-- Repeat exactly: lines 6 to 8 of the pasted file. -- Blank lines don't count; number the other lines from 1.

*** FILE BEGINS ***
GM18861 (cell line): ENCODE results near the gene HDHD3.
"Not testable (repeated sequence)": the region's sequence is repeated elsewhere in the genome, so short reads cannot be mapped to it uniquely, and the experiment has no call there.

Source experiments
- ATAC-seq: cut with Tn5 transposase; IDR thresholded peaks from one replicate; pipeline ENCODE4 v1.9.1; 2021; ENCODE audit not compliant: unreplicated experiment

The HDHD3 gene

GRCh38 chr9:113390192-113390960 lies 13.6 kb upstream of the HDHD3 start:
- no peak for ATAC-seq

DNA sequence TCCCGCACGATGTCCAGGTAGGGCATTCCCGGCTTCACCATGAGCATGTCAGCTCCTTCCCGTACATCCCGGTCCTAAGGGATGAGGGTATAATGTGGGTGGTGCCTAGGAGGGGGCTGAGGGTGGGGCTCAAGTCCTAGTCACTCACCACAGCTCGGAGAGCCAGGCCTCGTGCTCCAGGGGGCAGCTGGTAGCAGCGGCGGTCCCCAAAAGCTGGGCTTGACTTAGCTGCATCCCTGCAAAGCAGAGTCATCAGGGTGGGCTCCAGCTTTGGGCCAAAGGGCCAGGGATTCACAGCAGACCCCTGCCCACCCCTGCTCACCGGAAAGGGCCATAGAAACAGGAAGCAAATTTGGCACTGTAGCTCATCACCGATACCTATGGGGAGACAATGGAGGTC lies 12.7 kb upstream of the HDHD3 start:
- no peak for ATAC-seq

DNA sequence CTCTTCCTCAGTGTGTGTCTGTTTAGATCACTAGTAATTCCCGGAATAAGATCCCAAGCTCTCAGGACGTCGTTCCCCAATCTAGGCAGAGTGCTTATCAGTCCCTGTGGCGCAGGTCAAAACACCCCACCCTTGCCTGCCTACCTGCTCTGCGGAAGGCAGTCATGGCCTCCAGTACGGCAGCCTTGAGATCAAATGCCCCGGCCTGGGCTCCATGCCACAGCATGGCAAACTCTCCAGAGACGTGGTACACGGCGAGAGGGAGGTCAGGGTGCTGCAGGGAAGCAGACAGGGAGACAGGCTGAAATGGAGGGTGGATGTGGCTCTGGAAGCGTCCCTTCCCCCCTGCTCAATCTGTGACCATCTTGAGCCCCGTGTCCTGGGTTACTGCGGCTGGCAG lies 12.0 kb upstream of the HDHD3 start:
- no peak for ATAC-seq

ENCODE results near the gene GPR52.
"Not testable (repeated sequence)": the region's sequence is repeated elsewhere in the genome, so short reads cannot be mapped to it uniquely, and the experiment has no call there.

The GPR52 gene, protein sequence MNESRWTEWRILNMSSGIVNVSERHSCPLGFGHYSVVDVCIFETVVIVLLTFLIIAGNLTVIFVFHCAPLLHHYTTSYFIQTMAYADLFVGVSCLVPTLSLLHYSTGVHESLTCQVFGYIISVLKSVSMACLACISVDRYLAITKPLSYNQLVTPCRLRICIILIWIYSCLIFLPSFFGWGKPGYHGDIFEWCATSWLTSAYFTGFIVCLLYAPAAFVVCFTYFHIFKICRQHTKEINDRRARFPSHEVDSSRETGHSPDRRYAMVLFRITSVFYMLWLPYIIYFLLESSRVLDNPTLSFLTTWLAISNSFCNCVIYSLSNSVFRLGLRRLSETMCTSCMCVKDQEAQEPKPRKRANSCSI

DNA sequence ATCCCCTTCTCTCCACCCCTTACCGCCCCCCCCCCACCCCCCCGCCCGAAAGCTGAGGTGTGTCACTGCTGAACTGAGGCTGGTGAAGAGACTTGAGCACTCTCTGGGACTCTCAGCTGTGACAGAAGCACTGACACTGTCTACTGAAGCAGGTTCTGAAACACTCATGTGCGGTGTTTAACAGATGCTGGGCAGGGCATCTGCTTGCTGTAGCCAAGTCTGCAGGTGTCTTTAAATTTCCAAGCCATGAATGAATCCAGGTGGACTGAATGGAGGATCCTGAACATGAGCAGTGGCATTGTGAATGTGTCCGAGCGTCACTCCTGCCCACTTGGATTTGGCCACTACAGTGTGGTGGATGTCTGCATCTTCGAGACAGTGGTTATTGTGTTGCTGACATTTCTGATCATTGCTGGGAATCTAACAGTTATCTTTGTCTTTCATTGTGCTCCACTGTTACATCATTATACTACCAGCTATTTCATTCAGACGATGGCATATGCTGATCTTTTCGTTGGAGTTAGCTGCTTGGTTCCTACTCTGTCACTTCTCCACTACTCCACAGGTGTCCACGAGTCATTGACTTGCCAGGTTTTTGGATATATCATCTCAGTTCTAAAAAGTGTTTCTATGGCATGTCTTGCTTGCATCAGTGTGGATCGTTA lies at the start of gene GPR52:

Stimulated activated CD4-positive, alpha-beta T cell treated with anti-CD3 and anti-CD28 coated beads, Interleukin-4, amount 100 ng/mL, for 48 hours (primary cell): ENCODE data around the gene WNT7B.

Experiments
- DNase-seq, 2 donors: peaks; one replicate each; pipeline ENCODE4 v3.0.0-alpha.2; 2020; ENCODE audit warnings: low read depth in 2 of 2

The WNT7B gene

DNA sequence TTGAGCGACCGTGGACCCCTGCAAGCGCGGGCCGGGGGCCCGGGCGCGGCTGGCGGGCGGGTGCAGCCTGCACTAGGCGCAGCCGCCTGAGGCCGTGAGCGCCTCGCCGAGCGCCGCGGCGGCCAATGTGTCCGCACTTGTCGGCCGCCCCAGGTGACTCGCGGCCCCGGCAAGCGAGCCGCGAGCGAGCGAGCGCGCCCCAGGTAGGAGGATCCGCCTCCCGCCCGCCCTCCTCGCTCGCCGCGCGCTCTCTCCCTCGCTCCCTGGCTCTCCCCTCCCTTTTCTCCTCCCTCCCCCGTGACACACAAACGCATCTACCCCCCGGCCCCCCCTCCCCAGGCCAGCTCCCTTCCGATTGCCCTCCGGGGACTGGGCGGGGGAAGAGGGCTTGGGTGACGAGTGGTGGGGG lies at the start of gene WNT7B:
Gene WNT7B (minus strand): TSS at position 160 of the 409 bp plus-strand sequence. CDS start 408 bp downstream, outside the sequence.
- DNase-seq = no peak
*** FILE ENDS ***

GRCh38 chr9:113390192-113390960 lies 13.6 kb upstream of the HDHD3 start:
- no peak for ATAC-seq

DNA sequence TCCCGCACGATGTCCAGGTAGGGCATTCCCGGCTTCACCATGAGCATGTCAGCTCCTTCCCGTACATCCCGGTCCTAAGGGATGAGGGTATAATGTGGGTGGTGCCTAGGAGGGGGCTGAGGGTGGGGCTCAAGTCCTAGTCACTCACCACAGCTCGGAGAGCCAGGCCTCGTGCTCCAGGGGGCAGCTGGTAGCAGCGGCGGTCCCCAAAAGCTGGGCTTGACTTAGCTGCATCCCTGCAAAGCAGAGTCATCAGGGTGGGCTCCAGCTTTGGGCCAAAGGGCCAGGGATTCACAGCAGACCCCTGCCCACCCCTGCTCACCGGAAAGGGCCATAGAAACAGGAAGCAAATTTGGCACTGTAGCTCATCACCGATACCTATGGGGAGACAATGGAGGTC lies 12.7 kb upstream of the HDHD3 start: